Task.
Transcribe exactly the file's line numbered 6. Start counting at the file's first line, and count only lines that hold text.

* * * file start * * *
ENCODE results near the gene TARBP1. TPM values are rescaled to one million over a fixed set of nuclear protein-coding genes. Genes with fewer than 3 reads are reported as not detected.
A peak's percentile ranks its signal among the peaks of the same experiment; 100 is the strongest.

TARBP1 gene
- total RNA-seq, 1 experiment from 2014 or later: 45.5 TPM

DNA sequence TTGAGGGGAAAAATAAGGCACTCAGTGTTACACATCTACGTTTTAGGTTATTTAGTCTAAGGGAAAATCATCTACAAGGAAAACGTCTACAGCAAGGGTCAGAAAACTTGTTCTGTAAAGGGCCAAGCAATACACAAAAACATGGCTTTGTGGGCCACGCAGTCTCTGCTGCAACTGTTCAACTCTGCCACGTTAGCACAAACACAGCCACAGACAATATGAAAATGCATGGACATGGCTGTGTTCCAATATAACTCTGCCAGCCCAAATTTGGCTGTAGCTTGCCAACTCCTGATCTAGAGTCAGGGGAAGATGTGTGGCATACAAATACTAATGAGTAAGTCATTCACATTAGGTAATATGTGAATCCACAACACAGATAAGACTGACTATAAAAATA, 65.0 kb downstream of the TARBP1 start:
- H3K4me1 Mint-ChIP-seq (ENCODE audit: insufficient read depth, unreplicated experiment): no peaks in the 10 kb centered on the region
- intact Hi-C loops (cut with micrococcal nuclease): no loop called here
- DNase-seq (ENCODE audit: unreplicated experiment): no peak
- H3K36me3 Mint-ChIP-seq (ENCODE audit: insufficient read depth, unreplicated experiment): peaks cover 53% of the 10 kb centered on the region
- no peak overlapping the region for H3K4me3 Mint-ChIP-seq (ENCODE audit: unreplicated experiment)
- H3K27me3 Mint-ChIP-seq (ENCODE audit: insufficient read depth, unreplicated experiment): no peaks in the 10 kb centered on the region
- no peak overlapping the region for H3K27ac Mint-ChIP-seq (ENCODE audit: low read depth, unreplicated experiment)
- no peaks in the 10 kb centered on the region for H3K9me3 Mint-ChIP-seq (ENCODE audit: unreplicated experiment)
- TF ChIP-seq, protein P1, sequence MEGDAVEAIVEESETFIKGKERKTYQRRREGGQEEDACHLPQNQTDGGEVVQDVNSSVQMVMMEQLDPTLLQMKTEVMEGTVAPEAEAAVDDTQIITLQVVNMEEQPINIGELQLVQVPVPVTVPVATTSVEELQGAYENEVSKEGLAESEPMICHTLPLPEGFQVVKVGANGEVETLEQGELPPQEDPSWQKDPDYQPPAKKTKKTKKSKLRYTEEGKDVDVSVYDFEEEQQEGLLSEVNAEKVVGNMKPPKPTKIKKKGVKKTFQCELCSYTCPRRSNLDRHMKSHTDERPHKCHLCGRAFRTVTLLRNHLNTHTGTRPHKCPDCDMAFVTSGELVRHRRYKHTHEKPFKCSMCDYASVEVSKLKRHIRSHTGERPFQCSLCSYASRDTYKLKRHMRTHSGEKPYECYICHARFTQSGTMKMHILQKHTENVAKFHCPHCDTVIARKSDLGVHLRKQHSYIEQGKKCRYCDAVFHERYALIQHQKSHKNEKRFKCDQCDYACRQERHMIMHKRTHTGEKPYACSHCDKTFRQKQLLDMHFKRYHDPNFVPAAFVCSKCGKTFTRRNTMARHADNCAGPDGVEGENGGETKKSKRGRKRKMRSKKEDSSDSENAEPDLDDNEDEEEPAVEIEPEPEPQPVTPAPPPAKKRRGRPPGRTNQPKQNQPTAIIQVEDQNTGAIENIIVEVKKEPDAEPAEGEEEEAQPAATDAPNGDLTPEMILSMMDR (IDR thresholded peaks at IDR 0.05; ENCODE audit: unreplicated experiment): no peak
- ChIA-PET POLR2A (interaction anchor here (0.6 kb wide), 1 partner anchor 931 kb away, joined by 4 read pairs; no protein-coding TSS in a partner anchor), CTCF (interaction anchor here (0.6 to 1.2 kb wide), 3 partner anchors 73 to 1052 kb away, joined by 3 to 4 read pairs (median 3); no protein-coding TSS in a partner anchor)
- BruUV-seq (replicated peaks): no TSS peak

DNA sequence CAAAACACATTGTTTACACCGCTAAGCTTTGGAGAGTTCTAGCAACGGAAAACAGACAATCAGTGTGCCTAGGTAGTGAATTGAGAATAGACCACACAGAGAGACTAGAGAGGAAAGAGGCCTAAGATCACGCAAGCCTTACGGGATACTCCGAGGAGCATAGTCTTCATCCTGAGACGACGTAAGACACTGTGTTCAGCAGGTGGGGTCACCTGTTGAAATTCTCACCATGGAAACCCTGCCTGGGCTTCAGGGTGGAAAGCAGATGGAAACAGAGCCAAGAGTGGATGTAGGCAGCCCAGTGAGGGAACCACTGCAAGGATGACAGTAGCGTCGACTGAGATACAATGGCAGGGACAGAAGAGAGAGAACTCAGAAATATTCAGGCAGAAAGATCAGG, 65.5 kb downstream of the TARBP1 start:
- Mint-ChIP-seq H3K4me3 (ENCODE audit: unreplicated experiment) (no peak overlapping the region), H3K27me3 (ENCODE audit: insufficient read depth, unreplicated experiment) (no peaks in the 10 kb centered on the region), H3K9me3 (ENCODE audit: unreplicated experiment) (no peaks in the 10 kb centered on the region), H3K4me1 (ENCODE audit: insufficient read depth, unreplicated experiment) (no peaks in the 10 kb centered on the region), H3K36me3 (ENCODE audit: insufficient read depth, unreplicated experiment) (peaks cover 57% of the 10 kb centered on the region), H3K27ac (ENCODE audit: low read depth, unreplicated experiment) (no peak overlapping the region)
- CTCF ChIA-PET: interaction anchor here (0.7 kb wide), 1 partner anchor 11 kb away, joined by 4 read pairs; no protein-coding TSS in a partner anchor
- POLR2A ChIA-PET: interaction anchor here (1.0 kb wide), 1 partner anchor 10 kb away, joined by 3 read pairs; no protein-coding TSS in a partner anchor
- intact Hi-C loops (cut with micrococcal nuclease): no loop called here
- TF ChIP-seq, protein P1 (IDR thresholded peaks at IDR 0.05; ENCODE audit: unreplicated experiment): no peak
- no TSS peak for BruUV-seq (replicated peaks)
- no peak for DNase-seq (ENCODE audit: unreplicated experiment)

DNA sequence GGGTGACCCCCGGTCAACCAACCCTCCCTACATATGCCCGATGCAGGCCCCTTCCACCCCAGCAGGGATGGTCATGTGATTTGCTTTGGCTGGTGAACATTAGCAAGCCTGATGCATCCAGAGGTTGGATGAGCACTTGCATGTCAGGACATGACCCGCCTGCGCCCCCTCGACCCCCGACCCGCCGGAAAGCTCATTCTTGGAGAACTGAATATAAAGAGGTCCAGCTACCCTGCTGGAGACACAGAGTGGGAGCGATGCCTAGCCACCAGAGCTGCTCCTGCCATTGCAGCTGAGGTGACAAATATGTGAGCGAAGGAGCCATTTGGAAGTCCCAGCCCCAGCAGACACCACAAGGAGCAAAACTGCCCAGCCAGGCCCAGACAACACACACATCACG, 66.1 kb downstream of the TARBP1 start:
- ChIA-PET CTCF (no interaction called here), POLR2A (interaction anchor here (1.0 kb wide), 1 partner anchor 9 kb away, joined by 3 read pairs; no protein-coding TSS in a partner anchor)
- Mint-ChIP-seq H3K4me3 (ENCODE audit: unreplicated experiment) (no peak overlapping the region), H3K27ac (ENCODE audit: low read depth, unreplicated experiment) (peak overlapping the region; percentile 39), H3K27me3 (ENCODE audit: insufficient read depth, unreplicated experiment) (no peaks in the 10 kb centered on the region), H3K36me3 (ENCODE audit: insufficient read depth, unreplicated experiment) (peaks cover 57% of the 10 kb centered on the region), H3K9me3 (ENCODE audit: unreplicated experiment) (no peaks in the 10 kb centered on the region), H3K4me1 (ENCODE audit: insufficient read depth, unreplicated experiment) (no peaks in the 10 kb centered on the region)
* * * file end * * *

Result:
- H3K4me1 Mint-ChIP-seq (ENCODE audit: insufficient read depth, unreplicated experiment): no peaks in the 10 kb centered on the region